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who can tell me some typical english dishes?

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11. Posted by Daawgon (Travel Guru 1993 posts) 7y

Quoting magykal1

Hehe, I love a good old ploughmans, despite it being 'invented as a marketing ploy to sell British cheese in pubs' (cf BBC Wordhunt).

Here's a few from the patch that I grew up in:
- Cumberland Pie - a layered meal-in-a-pie consisting of one layer minced meat, one layer chopped veg and one layer mashed potato
- Cumberland sausage - a spicy sausage, curled not linked, served with mash (in any decent hostelry)
- Cumberland Tattie Pot - a stew of lamb or beef with potatoes, swede and black pudding

And one from the patch I live in now:
- Eels and mash - the eels are jellied, the whole thing is coated in parsley sauce (liqour) and it occasionally tastes better than it sounds

I would make the full Sunday Roast though! Best if it's beef, roasted on the bone (the French call us 'les rosbif'). I prefer rib. Must have Yorkshire Puddings. Also, roast potatoes absolutely must be crispy on the outside and soft in the middle. My preferred veg with beef are glazed carrots, steamed broccoli and braised cabbage, but veg are flexible! PM me if you want any assistance with any specifics.....

Could you translate for us Americans? What exactly is black pudding, swede and mash?
Also would love to know what brown sauce is?

12. Posted by Utrecht (Moderator 5596 posts) 7y

I thought black pudding was the sausage at my breakfast I had in Ireland. There is a white version as well. Yummie!

13. Posted by Redpaddy (Inactive 1004 posts) 7y

Black pudding is about 95% solidified pigs blood, made into the shape of a large sausage, then served in thin slices - usually fried, sometimes with a few onions. It's much a Northern thing, more than the South. I live in the North West of England (have done for a long time - although I'm from london, where they do eat it, but not often).... And I hate it - totally, completely, utterly and absolutely. That's just how much I don't like it. Putrid stuff.

[ Edit: Edited on 10-Jul-2009, at 12:57 by Redpaddy ]

14. Posted by fabyomama (Respected Member 560 posts) 7y

It's my own invention, but I am English, so I hope it counts. A thick layer of cold left-over bolognese sauce (preferably straight from the fridge) on buttered toast with sweet chilli sauce. It's gorgeous.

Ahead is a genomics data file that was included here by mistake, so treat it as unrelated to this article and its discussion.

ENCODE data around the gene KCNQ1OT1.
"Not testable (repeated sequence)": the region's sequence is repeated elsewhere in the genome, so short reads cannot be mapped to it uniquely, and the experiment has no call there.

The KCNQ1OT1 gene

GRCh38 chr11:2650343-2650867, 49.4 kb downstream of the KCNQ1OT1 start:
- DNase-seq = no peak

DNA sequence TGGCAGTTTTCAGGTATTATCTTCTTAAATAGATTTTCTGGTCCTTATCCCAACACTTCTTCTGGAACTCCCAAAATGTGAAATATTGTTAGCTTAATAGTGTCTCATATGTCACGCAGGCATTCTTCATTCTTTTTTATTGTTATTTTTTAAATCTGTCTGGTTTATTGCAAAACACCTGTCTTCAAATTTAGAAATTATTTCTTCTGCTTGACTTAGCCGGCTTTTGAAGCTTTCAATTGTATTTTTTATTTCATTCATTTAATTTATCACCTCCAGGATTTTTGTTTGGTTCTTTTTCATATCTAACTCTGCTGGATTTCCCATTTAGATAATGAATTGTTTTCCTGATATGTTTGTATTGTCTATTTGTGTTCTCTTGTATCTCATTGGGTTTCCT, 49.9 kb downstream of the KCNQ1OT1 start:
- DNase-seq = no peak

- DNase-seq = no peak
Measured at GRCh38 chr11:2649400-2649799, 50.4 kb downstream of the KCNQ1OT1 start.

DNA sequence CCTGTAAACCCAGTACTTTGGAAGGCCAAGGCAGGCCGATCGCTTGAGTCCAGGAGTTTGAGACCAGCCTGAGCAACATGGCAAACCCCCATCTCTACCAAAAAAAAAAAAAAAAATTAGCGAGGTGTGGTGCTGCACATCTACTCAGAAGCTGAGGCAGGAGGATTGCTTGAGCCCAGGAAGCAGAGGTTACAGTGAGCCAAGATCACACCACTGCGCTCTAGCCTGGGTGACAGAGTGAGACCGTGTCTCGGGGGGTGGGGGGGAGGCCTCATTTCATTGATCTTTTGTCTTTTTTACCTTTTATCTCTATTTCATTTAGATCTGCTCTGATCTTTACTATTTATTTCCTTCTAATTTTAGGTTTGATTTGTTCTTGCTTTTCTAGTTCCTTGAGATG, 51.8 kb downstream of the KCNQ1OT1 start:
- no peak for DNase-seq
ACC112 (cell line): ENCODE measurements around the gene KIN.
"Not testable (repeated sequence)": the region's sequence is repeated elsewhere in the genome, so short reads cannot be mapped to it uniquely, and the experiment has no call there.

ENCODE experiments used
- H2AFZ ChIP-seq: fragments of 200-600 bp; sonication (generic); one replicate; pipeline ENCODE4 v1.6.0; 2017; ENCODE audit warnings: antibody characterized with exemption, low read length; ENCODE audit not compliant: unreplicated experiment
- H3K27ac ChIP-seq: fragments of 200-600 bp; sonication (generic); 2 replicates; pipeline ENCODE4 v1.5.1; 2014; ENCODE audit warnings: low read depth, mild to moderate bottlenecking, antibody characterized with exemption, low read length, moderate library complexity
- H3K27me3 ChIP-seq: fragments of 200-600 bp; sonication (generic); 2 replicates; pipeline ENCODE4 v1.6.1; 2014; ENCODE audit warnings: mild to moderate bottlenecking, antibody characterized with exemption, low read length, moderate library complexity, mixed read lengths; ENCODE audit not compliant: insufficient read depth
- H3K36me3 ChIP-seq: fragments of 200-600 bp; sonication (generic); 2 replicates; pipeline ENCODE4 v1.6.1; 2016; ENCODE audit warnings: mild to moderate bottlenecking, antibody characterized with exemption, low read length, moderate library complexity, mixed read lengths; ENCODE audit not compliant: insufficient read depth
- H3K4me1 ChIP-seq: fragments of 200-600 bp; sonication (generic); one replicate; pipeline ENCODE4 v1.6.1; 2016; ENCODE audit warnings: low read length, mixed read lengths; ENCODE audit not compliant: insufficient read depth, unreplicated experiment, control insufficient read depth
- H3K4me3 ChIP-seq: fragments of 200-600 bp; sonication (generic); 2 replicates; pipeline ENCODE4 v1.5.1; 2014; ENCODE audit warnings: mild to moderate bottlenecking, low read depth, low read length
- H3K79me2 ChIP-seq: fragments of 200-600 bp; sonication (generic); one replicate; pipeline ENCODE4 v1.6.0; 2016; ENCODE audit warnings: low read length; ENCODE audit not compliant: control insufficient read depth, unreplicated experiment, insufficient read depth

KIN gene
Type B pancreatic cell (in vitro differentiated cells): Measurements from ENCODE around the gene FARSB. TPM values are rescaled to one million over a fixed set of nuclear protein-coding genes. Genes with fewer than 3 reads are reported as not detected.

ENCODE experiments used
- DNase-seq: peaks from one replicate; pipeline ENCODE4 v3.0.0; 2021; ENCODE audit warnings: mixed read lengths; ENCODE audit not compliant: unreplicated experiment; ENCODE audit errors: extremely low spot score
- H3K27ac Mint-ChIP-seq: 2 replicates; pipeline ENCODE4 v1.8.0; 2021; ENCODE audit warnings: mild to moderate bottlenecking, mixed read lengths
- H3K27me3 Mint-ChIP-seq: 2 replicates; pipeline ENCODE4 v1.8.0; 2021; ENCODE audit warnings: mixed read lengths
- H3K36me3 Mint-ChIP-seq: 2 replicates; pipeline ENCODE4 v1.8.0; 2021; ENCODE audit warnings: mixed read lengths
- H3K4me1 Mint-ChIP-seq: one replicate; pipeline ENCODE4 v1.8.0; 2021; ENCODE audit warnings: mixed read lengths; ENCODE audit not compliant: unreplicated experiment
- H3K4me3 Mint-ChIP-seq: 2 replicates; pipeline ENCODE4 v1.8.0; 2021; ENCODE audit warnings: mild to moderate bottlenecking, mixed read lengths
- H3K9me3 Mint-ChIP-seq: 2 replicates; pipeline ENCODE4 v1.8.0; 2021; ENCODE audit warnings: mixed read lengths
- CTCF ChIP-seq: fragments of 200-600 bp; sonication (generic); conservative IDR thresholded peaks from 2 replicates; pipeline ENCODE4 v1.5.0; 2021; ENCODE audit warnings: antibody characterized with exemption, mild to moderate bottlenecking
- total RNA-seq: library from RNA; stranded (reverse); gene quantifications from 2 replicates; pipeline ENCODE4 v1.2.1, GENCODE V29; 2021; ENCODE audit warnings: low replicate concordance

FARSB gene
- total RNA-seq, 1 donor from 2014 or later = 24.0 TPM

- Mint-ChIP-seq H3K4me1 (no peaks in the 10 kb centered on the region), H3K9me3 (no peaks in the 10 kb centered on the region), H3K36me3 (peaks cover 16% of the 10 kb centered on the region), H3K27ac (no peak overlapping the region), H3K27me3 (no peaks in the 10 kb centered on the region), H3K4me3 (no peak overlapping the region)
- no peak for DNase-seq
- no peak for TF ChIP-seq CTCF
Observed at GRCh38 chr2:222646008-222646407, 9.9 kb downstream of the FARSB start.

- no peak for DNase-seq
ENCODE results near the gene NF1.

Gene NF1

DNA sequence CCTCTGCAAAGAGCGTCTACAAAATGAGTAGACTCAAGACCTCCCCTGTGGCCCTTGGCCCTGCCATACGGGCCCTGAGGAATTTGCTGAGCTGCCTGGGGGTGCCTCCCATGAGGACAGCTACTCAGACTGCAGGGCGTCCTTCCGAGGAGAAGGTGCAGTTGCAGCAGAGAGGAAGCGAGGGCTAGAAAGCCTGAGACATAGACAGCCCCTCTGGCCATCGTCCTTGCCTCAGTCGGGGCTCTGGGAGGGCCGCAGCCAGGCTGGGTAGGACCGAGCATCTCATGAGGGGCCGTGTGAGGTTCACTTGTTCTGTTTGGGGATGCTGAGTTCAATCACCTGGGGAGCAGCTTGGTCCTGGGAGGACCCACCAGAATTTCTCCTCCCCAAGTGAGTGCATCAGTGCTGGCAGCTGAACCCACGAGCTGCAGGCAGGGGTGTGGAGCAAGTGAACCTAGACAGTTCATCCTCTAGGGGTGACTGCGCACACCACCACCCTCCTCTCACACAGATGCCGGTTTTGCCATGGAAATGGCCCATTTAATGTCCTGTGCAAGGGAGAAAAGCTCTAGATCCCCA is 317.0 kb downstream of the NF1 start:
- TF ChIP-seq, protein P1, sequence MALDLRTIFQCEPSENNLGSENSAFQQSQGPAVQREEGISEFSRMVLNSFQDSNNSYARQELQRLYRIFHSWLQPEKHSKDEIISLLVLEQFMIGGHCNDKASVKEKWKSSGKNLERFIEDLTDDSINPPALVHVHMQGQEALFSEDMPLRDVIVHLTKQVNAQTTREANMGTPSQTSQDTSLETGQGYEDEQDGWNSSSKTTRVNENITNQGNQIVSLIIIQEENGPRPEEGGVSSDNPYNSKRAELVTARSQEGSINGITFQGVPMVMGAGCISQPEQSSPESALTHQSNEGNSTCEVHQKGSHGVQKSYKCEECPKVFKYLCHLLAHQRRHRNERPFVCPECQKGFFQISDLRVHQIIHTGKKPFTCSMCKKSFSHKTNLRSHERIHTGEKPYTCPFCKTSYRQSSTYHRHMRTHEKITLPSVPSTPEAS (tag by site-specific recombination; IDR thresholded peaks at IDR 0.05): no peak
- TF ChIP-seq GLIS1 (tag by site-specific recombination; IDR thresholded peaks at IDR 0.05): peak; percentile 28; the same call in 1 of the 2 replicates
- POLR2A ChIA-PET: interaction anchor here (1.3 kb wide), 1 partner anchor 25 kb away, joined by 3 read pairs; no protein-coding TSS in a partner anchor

And for the record - I had battered haggis and chips in Glasgow's oldest chip shop last Monday. It was beautiful.

15. Posted by Redpaddy (Inactive 1004 posts) 7y

Except - if you're allergic to chilli.... Nightmare for me if served in food and I'm not told.

16. Posted by Daawgon (Travel Guru 1993 posts) 7y

Quoting Redpaddy

Black pudding is about 95% solidified pigs blood

They have solidified pigs blood in Asia too - in Vietnam they often put a slab in a bowl of noodles - yum! (I push it aside myself)

17. Posted by Redpaddy (Inactive 1004 posts) 7y

I just can't see the point. There's so much good food out there and folks still nosh this mess. Each to there own I s'pose.
Incidentally, whoever it was that mentioned it - white pudding is made from oatmeal and stomach linings. I feel sick.

18. Posted by magykal1 (Travel Guru 2026 posts) 7y

Most cultures have some sort of blood sausage, Black Pudding is just the English version. I happen to like it, though not all black puddings are equal.

Mash is mashed potato.

Swede is a root vegetable, a bit like a big turnip.

Brown Sauce translates pretty much directly as Steak Sauce, though Brits are particularly partial to dolloping it on bacon sandwiches.

19. Posted by bex76 (Moderator 3719 posts) 7y

Quoting Redpaddy

Black pudding is about 95% solidified pigs blood, made into the shape of a large sausage, then served in thin slices - usually fried, sometimes with a few onions. It's much a Northern thing, more than the South. I live in the North West of England (have done for a long time - although I'm from london, where they do eat it, but not often).... And I hate it - totally, completely, utterly and absolutely. That's just how much I don't like it. Putrid stuff.

Me too - absolutely disgusting stuff. I ate it as a child when I didn't realise what it actually was! My parents both love it. YUK.

20. Posted by fabyomama (Respected Member 560 posts) 7y

Curry (Britain's most popular dish - used to be fish and chips) is now regarded as British in every way. Every Englishman thinks he can make curry (and spag-bog) and there are probably as many different curries as there are people.

Wiki reckons some varieties are actually being exported back to India! And there's always that myth about a customer in an Indian restaurant wanted tomato ketchup on their curry and so Chicken Tikka Masala was born.

Fried egg and chips is what I personally see as the typically English - preferably with a big slab of bread and butter and a nice mug of tea.